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Choreg and dolma family time

“As far as little things like tradition or I guess family folklore that my family has is that before every holiday, the three grandmothers in our family get together to cook for three days straight in order to prepare for the family party, which trust me is huge! The reason they cook so early is because they make a lot of baked breads, such as choreg, and complicated appetizers, such as dolma, that require hours of work to prepare. During these three days, all the granddaughters come to help clean and to learn little tips and secrets to cooking these special meals, which you can guess, will be eventually passed down to us. However, cooking with the grandmothers has influenced me in a deeper way other than just like learning how to properly roll a dolma. We have made so many memories spending hours in the kitchen together, we talk and laugh and yell, but most importantly we see that the value of creating these meals is not just the joy we all get out of eating them, but time we get to spend together because of them. In this case the preparing is as much fun as the eating them itself.”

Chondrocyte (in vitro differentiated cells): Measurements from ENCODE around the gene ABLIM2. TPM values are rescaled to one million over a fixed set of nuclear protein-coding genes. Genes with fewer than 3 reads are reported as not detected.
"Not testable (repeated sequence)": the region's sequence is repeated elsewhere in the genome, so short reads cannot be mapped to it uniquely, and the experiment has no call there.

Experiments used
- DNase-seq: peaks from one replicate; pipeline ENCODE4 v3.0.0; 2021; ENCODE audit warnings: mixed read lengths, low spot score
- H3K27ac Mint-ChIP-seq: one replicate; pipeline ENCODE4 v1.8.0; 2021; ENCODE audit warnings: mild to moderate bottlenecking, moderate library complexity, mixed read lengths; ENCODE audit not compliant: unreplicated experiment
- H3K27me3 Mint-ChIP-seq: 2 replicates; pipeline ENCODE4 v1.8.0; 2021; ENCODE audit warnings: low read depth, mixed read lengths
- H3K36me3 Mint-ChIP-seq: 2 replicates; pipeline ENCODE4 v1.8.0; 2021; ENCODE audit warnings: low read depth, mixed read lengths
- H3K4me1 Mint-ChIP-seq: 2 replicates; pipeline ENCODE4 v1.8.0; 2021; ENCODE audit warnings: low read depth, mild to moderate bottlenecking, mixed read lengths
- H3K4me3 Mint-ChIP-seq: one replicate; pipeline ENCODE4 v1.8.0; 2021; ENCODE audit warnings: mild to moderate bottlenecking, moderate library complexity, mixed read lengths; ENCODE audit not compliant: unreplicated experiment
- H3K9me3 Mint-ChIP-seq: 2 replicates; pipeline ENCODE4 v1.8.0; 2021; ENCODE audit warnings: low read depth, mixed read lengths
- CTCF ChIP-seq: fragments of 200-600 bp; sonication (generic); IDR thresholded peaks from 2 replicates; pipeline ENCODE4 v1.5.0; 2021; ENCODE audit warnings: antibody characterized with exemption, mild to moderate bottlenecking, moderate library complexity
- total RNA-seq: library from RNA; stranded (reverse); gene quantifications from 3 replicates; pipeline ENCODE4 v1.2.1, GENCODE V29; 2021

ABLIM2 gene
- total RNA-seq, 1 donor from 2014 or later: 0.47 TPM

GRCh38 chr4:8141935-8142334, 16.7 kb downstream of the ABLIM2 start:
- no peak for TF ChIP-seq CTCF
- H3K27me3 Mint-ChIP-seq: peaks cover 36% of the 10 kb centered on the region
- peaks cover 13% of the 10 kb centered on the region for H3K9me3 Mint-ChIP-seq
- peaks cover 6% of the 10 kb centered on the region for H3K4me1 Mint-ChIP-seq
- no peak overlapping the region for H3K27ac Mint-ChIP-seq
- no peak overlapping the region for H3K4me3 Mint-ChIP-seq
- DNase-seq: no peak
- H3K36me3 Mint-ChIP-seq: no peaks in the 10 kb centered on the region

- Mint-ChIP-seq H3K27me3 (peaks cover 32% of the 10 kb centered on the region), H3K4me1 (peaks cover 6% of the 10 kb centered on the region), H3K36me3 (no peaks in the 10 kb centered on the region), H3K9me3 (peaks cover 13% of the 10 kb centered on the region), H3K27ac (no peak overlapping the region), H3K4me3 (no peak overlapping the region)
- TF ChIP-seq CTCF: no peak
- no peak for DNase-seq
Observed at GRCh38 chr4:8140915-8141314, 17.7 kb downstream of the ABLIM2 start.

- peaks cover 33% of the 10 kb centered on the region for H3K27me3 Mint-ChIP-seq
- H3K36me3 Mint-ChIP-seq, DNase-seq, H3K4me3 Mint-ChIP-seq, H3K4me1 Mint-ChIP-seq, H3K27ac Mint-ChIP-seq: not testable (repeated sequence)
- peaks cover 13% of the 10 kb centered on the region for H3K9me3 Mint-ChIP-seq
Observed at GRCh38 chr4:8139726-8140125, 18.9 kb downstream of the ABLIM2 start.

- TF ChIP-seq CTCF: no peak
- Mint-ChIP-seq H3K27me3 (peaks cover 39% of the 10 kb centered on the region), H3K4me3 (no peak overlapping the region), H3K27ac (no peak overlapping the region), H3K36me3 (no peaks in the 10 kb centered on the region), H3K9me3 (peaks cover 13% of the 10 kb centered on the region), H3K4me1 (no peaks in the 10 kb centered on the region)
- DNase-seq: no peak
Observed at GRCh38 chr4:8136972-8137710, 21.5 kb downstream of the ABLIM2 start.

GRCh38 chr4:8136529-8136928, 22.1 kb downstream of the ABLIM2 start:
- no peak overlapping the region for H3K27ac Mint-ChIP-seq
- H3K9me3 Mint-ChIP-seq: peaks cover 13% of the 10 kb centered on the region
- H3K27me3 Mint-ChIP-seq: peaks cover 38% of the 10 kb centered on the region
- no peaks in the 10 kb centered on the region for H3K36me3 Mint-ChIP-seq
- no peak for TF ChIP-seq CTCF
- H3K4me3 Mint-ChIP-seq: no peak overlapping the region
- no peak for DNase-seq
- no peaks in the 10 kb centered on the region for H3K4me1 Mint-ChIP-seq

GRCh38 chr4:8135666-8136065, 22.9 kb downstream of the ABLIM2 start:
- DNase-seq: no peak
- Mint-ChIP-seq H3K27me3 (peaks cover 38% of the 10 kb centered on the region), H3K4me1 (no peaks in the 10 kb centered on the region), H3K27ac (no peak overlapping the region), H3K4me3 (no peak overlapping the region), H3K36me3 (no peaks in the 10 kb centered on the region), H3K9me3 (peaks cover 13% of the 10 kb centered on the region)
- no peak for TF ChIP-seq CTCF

Another means of coming together as a family and in this case, food is important to notice how food plays such a prevalent role in the folklore of different families because of the way it unites them.  Food is not only a way to cook but the different ingredients that are used and the recipes that get passed down all form part of this folklore from different cultures.  In many ways when families come together in order to have meals together or such, they are able to go through the journey of cooking together and this too becomes such a significant part of tradition for many.

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